Category Archives: Movies

Notes on “Summer Interlude”

Fabrizio del Wrongo writes: A ballerina (Maj-Britt Nilsson), disappointed in love and aging out of dance, impulsively visits an island on which, as a teen, she spent a summer vacation. As she wanders, so does her mind; she remembers her … Continue reading

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Notes on “Enchanted April”

Fabrizio del Wrongo writes:The effectiveness of the 1991 “Enchanted April” is an upshot of its subtlety, its lightness of touch. Director Mike Newell resists making statements or following through on obvious setups. Even the screenplay’s twists seem less like engineered … Continue reading

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Notes on “At Eternity’s Gate”

Fabrizio del Wrongo writes: It’s inevitable that Julian Schnabel’s movie about Van Gogh, “At Eternity’s Gate,” will be compared to Altman’s “Vincent and Theo.” Both pictures attempt to capture the ecstatically enervated aspects of Van Gogh’s art; they’re expressionistic takes … Continue reading

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Notes on “Atlantic City”

Fabrizio del Wrongo writes: Like “Nashville,” the 1980 “Atlantic City” is an essayistic treatment of a city. But it’s not brash and satirical like “Nasvhille”; it’s glancing and melancholy-romantic — a loser’s lament. It’s to director Louis Malle’s and writer … Continue reading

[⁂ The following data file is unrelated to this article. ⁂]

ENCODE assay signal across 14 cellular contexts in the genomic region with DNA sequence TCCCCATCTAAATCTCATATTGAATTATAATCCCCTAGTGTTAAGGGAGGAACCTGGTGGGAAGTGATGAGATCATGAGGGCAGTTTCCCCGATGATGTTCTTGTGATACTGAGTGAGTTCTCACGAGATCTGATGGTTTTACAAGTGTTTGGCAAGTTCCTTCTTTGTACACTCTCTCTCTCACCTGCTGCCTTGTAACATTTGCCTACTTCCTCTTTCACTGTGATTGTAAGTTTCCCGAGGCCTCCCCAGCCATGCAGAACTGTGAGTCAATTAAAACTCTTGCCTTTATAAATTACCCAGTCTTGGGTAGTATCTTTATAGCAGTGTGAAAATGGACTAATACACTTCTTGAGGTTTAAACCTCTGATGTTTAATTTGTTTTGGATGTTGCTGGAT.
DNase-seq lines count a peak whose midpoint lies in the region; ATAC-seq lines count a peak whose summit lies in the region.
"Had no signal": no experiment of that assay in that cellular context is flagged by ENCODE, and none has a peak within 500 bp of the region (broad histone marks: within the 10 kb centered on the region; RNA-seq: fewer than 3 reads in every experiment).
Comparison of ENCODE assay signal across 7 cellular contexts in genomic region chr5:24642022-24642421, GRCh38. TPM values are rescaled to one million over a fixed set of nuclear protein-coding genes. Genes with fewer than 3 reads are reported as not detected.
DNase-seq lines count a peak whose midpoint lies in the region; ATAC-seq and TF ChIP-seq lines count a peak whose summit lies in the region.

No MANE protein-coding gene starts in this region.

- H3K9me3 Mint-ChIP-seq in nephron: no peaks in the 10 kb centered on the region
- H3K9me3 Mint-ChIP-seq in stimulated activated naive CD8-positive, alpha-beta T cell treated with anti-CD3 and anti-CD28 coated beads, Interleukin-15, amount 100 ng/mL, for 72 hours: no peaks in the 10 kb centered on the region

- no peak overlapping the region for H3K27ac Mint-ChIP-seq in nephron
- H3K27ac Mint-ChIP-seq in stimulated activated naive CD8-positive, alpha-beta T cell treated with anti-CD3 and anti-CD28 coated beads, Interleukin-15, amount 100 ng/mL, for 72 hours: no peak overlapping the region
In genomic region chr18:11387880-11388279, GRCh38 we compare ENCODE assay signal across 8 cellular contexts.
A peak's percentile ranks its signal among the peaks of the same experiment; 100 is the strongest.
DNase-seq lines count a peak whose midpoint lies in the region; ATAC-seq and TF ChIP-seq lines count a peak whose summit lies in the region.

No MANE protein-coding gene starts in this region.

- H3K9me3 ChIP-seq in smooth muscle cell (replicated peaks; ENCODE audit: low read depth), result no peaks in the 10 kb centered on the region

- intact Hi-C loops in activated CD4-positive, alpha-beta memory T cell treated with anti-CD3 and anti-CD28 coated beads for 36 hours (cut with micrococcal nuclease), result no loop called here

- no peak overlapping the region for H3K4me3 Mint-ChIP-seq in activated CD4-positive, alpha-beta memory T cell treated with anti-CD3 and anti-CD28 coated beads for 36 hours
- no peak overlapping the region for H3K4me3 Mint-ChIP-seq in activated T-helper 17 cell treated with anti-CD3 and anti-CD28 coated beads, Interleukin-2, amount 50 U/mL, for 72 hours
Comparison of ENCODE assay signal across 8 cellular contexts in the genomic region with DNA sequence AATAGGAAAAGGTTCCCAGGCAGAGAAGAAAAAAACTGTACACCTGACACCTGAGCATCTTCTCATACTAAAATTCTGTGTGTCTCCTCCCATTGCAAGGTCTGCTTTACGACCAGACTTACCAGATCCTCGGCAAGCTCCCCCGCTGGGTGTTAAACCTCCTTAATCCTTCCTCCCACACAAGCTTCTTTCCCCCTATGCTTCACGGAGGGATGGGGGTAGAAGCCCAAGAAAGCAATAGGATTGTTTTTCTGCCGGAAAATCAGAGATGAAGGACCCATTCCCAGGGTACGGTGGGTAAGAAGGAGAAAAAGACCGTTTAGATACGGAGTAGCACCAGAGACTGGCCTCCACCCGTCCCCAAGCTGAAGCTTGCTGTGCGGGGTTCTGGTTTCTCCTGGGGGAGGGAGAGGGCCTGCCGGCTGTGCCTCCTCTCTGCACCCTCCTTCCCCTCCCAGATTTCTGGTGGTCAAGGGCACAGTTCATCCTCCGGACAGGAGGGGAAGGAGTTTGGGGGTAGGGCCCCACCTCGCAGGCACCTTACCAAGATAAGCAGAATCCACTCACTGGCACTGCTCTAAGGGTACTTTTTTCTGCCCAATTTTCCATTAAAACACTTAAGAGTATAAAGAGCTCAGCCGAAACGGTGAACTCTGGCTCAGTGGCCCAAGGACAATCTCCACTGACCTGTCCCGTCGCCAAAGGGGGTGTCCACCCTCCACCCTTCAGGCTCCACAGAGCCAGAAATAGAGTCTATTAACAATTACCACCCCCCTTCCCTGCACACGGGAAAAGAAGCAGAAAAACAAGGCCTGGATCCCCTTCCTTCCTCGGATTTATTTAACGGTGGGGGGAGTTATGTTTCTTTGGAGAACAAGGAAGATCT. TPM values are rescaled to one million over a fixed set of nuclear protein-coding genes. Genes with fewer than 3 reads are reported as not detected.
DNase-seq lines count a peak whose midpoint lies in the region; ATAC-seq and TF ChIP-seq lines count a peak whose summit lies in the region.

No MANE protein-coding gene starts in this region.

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Notes on “Redoubtable”

Fabrizio del Wrongo writes: “Redoubtable” is a demystification of Jean-Luc Godard and a dramatization of his turn to radical politics. Director Michel Hazanavicius lacks the ferocity and lightning wit of the artist he’s spoofing, but his somewhat plodding covers of … Continue reading

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Notes on “Lifeguard”

Fabrizio del Wrongo writes: The 1976 “Lifeguard” plays like a major-studio version of a CIP quickie. Its pleasures are CIP pleasures: unthought-out scenes of everyday people doing everyday things set against a backdrop that’s the more titillating for its relatability, … Continue reading

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Notes on “War and Peace”

Fabrizio del Wrongo writes: I spent much of the 431-minute running time of Sergei Bondarchuk’s 1966 “War and Peace” wondering if spectacle, in and of itself, can be considered a kind of art. “War and Peace” doesn’t work as drama, … Continue reading

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